Making Room

I remember Christmas worship as a child, squeezing in beside my grandpa in pews designed for slightly fewer people. I recall comprehensive Christmas meals over the years with family and friends, as tasks were delegated so that the meal could be celebrated in all its glory, with even lounge chairs conscripted around the table and every fan on full.

I also recall the moment of uncertainty as new faces joined the table, invited because they were new in town, or to our family, or simply were in need of a welcome. The moment was only that, ameliorated by hospitality and Christmas pudding.

It’s not always easy to find space for new traditions. “We’ve always done it this way” is the catch cry for present openings, or whether the pudding has coins in it. As families grow, and shrink, and change, we discover that seafood actually can be as enjoyable as turkey, or that there have been decent carols written since the composer of ‘Away in a Manger’ stopped Jesus crying.

It’s not easy, but it is necessary.

We are invited into the astonishing Christmas story of God breaking into our world, but as the story grows in the gospel accounts, it almost appears that there might not be enough room. Whether the risk of Mary’s pregnancy, the No Vacancy sign at the Bethlehem local, or the rush into Egypt, the presence of Jesus in the world does not have an easy beginning.

There are echoes of this throughout the gospels, as Jesus is welcomed conditionally, or refused, by a number of people. The echoes grow louder as the shadow of the cross looms larger.

The last gospel reading before Advent reminds us that Jesus is present in the least likely – stranger, prisoner, hungry, destitute – so much so, that “Emmanuel, God With Us” becomes comprehensively profound, and not simply a Christmas hashtag.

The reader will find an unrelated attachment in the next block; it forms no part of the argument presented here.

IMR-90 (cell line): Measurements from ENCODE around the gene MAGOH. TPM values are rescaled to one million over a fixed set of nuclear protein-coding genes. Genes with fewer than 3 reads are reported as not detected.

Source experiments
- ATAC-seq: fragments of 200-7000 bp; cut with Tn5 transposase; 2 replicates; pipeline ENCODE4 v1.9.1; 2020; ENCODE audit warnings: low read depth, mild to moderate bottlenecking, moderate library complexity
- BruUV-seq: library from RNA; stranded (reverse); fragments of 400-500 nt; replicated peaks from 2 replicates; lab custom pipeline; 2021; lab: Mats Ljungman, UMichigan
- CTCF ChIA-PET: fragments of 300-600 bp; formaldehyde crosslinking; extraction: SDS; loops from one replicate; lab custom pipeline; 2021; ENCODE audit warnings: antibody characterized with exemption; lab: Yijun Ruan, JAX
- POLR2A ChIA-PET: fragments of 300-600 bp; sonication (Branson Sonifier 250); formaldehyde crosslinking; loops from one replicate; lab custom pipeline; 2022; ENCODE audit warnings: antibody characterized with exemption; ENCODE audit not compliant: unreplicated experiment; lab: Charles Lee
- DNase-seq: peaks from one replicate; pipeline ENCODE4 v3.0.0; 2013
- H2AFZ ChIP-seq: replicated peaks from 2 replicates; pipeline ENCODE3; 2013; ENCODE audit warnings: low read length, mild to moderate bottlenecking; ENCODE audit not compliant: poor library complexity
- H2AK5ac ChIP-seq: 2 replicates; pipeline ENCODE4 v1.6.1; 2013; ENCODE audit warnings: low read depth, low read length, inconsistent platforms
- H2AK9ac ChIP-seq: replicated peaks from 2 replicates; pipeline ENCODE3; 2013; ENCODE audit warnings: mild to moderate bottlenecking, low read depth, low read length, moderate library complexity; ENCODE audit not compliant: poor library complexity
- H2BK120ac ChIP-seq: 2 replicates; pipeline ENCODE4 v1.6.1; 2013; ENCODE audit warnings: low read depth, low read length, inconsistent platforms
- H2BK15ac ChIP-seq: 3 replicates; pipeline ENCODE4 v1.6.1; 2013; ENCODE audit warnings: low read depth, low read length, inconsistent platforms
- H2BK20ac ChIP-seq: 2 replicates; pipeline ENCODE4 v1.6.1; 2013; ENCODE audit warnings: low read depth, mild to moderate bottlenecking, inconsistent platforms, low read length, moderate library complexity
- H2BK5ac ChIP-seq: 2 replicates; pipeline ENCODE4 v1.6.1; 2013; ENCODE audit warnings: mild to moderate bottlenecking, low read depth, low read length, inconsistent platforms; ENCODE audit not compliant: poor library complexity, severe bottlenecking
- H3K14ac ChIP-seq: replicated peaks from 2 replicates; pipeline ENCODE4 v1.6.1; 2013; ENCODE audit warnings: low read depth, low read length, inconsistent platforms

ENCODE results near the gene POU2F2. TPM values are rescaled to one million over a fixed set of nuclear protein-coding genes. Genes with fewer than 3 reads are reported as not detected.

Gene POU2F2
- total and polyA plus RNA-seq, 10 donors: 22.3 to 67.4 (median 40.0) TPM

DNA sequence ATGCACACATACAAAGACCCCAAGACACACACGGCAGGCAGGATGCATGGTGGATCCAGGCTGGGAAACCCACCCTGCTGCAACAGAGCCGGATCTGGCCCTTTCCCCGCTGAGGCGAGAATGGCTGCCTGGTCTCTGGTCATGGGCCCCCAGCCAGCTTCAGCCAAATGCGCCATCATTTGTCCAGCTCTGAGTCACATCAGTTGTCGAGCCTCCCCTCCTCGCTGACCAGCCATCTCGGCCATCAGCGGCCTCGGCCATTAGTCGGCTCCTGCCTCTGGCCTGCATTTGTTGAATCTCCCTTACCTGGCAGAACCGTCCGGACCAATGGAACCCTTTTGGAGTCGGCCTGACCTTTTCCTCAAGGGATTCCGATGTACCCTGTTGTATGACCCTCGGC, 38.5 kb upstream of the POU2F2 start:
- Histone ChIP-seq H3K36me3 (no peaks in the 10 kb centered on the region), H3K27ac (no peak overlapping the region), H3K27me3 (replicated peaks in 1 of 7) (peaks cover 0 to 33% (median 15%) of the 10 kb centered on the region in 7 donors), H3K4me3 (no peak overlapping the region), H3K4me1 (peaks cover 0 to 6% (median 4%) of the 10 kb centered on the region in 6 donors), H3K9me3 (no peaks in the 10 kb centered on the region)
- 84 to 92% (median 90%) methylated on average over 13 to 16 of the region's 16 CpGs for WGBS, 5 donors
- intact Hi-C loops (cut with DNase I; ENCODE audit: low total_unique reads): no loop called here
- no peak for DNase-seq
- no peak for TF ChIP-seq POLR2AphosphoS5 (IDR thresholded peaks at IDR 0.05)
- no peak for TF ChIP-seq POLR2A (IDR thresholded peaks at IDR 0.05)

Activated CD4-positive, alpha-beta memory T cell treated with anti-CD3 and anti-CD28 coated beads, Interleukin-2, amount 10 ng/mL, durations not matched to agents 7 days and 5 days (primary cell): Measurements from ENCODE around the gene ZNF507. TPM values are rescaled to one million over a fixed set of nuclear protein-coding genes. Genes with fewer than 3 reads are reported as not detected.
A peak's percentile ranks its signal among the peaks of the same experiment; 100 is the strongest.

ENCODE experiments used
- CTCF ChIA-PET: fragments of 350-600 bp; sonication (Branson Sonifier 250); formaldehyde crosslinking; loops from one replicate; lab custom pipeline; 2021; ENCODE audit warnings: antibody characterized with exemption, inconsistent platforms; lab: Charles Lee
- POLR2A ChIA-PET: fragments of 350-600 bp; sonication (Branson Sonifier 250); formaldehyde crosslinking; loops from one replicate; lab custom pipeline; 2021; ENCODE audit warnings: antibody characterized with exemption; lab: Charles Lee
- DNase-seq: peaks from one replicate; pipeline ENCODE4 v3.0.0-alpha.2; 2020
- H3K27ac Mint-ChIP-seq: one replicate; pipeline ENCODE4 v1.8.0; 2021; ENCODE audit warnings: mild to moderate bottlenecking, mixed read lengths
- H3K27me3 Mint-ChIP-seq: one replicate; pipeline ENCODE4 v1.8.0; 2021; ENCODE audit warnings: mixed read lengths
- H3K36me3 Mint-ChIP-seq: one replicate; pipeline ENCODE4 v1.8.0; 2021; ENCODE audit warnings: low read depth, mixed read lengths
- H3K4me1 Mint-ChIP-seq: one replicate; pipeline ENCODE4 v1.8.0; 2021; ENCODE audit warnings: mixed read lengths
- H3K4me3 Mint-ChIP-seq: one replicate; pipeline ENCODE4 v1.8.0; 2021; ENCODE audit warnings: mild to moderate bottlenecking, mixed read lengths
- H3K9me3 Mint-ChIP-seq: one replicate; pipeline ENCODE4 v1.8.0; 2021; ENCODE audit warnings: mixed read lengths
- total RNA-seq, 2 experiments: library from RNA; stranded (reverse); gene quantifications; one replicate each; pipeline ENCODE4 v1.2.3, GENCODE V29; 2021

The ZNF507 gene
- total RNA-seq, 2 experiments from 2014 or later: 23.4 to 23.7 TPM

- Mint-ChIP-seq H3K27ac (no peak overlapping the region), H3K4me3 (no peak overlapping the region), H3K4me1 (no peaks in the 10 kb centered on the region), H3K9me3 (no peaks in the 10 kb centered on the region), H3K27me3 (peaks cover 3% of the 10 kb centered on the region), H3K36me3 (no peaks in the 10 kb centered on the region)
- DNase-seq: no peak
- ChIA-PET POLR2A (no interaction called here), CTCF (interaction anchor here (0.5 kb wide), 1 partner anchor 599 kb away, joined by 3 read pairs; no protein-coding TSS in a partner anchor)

Taking Jesus at his word, what does it mean to make room for him, when it is uncomfortable, even unpleasant? This question is asked of us in scripture, it is asked of us in the community of which are a part, and it is asked of us each time we hear the declaration of forgiveness, share Christ’s peace and break bread together.

This question begs larger ones of our discipleship. What does it mean for us to make room when we consider those whose lives, as I write this, are circumscribed by detention on Manus Island and Nauru, because they sought life for themselves and their family? What room can we offer those indigenous leaders and communities who sought to have their voices heard – when asked – and were refused? What is asked of us in the light of our nation’s comprehensive ‘Yes’ vote in the Same Sex Marriage postal survey?

In the humanity of Jesus, all humanity – all flesh – finds its worth.

We are the Uniting Church, formed for hospitality, by the embrace of God. We joined others at our creation, and have sought a more complete union ever since. We embrace different cultures, different worship and wrestle with the implications of looking and listening beyond ourselves.

How might we speak for those who cannot speak for themselves, or who are brushed aside? How can we welcome those whose value is dismissed, or demeaned?

When I consider our Church, and look at how we worship, witness and serve, I experience great hope. And when I consider what is possible if we open ourselves even more to the Spirit of God, then I am unnerved – wonderfully – at where God might lead us.